February 6, 2024

The Relationship between Body Image and Mental Wellbeing

This week is Mental Health Awareness week, an initiative hosted by theMental Health Foundation. This year’s focus is self-perceived body image and its relationship with mental health. Body image has been a significant part of public discussion for a number of years. More and more people are discussing how people, and especially their bodies, are portrayed in media, advertising and films. Specifically, we have started realising the impact of these portrayals on our beliefs about beauty, attractiveness, and what is considered acceptable.

Body image exists both within the individual and externally. On an individual level, body image is both how you feel about your body (mental), and what you see when you look in the mirror (emotional). How we think and feel about our bodies, and body image in general, can be influenced by a range of factors. For instance, different cultures can have different views on what is desirable, or considered ‘ideal’ - some cultures may value a heavier body weight whilst another may place more emphasis on being a specific height. Time is another factor that influences perceptions of body image. In the 20th century, the ‘ideal body’ for a woman in Western culture has gone from full-figured, to flat-chested and narrow-hipped, to athletic, to curvy - it never remains static. Of course, media and advertising can be especially powerful in promoting a specific ideal, for example by publishing articles with tips on how to look like a trend currently in vogue.

How we think and feel about our bodies can have a significant impact on our overall well-being. According to a survey carried out by YouGov, 20% of adults reported being unhappy with how their body looks. A number of participants (34%) also reported their negatively perceived body image significantly impacted their mood. When we are unhappy with the way we look there can be a preference to want to change something about ourselves, hoping that this will make us feel better. For instance, someone who perceives themselves as overweight might engage in dieting and exercising. There is nothing wrong with considering both. However, this behaviour can become unhelpful if the ideal we are striving towards is unrealistic or based on misperceptions.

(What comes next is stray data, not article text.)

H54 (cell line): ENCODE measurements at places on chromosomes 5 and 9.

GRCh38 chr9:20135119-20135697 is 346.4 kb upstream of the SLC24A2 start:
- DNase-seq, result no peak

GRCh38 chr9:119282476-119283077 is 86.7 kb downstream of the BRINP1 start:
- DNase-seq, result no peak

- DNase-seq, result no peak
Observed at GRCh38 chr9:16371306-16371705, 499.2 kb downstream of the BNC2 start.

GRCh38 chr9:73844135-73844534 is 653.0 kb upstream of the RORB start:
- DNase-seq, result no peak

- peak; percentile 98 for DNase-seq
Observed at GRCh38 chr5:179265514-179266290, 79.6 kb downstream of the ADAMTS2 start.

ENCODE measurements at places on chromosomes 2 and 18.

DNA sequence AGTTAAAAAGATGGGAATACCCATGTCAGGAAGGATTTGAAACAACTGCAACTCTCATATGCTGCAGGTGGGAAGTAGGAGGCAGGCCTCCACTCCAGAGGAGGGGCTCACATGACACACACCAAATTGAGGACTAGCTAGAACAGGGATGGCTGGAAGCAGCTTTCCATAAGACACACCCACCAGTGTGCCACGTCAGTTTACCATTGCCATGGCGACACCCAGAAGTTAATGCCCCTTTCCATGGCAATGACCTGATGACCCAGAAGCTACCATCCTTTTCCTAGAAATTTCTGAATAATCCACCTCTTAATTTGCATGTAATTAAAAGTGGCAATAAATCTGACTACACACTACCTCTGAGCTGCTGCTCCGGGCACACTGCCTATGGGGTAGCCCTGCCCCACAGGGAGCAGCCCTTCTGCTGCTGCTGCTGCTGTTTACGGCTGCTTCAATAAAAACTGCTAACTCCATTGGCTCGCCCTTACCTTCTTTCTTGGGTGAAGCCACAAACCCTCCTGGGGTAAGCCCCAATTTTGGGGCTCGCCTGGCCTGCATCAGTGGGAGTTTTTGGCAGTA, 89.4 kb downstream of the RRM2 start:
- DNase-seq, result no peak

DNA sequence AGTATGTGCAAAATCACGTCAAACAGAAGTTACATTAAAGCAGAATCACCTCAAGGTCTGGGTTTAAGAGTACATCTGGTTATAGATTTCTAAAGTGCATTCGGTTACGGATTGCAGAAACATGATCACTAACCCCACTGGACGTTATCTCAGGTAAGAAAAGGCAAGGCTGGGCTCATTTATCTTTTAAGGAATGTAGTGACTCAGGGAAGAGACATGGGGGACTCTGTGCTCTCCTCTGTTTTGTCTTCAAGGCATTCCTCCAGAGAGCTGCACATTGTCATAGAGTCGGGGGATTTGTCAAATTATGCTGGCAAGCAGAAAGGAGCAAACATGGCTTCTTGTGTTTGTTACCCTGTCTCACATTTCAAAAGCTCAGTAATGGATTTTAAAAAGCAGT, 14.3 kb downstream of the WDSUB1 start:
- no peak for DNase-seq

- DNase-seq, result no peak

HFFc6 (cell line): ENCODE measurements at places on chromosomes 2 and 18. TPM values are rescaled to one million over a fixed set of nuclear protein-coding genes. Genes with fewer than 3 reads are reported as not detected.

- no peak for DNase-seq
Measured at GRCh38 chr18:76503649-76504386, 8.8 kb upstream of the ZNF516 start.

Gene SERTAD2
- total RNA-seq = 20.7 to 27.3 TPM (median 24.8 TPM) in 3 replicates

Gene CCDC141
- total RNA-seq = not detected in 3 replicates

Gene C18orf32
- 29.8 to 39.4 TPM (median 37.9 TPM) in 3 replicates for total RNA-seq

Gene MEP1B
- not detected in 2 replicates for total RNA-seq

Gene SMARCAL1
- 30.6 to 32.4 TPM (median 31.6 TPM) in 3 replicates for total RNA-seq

Talking about how we view our bodies, how bodies are portrayed and idealised publically, and how this affects our well-being can be an excellent starting point towards the promotion of body image diversity and representation in our society. Expecting everyone to live up to a standardised, narrow ideal can not only be harmful to our bodies but also to our minds. Human beings come in all shapes, colours, and sizes and this needs to be reflected in traditional media, advertising and social media.

If you want more information about what is being done to promote a healthy discussion on this topic, you can visit the Mental Health Foundation’s website for stories, discussion and downloads.

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